First they came for the loggers, destroying 30,000 jobs and countless lives. Now they’re coming for the Barred Owl.
Anyone remember the Great Spotted Owl Controversy? Back in the late 80s and early 90s, it was the first major instance of the environmental movement (with the cooperation of Al Gore and the Clinton administration) using the Endangered Species Act to accomplish their stealth goal — in this case driving productive mankind out of millions of acres of federally owned old-growth forest.
When a judge ruled that cutting down trees endangered the picky owl’s habitat and had to end, it sparked widespread protests and marches by soon-to-be out-of-work loggers.
The economies of small towns in the Pacific Northwest collapsed, as the rural chainsaw-wielding Kulaks were defenestrated by judicial edict. Federally subsidized housing for the spotted owl grew from 690,000 acres in 1986 to 11.6 million acres in 1991. Oregon’s timber harvest on federal land plunged from 4.9 billion board feet in 1988 to 240 million board feet in 2009. The usual phony advocacy science promised this was all in a good cause and that the species would rapidly recover.
Oops. Fast forward 20 years. According to the Oregonian, the spotted owl (Strix occidentalis) wasn’t served a copy of the court ruling, and has continued to die off. Turns out the major culprit in its demise was evolution — in the form of the barred owl, a closely related species that is bigger, more omnivorous, and generally all around superior to the spotted owl. Barred owls (Strix varia), also native to North America, seize spotted owl habitat and out-compete the endangered species. Admitted a draft report containing a new management plan that’s expected to be finalized this month: “The threat posed by barred owls to spotted owl recovery is better understood now than when the spotted owl was listed.” No kidding. Tell that to the loggers.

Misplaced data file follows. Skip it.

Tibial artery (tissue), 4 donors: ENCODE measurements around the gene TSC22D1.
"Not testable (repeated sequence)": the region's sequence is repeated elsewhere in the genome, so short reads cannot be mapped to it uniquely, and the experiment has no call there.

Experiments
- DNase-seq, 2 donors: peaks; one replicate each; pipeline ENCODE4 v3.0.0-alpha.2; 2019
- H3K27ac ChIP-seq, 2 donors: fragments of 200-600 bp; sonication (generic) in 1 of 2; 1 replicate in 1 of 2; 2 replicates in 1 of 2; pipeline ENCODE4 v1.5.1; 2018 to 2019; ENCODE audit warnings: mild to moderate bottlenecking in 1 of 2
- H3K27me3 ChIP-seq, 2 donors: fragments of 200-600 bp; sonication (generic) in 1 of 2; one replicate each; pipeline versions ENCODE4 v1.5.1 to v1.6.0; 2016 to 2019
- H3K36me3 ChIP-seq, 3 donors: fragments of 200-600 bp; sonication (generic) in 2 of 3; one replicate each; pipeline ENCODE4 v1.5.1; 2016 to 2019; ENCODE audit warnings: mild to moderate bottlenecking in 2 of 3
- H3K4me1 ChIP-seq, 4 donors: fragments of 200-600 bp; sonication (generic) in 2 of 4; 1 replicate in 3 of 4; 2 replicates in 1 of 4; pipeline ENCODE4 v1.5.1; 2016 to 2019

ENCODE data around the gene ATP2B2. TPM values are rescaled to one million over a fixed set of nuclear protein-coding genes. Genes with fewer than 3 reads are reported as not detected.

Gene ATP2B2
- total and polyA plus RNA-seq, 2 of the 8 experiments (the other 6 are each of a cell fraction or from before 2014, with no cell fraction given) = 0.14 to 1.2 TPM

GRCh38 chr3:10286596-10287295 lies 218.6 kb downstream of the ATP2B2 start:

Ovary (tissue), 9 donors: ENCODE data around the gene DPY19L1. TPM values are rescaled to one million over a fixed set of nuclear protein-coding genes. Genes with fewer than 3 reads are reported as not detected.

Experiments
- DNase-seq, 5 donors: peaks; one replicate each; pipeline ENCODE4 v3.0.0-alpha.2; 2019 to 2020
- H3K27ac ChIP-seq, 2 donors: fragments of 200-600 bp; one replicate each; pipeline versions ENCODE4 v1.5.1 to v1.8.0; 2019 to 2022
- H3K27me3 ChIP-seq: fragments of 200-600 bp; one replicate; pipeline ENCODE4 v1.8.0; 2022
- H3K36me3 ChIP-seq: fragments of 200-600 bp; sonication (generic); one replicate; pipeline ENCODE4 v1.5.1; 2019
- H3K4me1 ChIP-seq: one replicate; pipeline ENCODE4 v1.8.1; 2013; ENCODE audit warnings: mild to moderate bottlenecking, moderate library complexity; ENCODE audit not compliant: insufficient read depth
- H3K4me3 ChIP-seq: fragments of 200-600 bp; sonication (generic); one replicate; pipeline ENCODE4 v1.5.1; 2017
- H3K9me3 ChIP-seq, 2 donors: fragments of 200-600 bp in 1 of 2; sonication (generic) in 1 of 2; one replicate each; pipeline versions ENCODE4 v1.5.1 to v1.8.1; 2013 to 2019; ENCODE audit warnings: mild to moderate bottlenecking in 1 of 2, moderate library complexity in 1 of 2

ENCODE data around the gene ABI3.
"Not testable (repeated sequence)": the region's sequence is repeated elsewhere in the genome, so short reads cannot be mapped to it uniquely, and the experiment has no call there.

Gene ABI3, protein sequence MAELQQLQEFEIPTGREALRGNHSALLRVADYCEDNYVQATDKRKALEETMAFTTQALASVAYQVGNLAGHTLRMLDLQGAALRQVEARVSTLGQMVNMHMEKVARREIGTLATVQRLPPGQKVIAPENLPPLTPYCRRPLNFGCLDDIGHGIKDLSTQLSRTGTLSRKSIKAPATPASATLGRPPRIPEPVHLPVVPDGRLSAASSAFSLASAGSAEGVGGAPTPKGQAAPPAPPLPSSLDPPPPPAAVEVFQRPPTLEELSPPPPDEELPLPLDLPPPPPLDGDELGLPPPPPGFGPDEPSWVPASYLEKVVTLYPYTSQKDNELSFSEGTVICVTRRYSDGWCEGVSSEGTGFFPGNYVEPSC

The only solution, which has riled even some environmentalists, is no evolution: The Fish and Wildlife service plans to start taxing the successful barred owl to bail out the big-government lobby’s spotted owl. Terminally tax. With firearms. They will be killing owls in order to save them. I mean, what’s the deal with liberals — they believe in evolution in theory, but not in practice? And they say we’re anti-science? Should environmental justice grow out of the barrel of a gun?
The method of control is gruesome. They plan to use the barred owl’s fierce devotion to its property rights against it. barred owls attack other owls that invade its territory. So steely eyed, shotgun-toting environmentalists plan to play owl calls over loudspeakers, and when the evil barred owl comes to investigate — pow. A final decision on the mass executions needs to pass environmental review, and won’t be made until the summer. We’re waiting for a reporter in DC to ask the administration its position on shooting the successful, even if we think we know what it is.
The jokes may write themselves, but there are serious issues here as well. The proposed management plan by the Fish and Wildlife service has spurred lawsuits by property owners (Homo sapiens), because for the first time it will regulate forests in private hands, doubling down on a policy that hasn’t worked. Property owners also contend that the government used “experts and advisers who are not federal employees,” and that it developed much of the plan in secret, with no notes to back up many of the aspects of the plan. Sound familiar?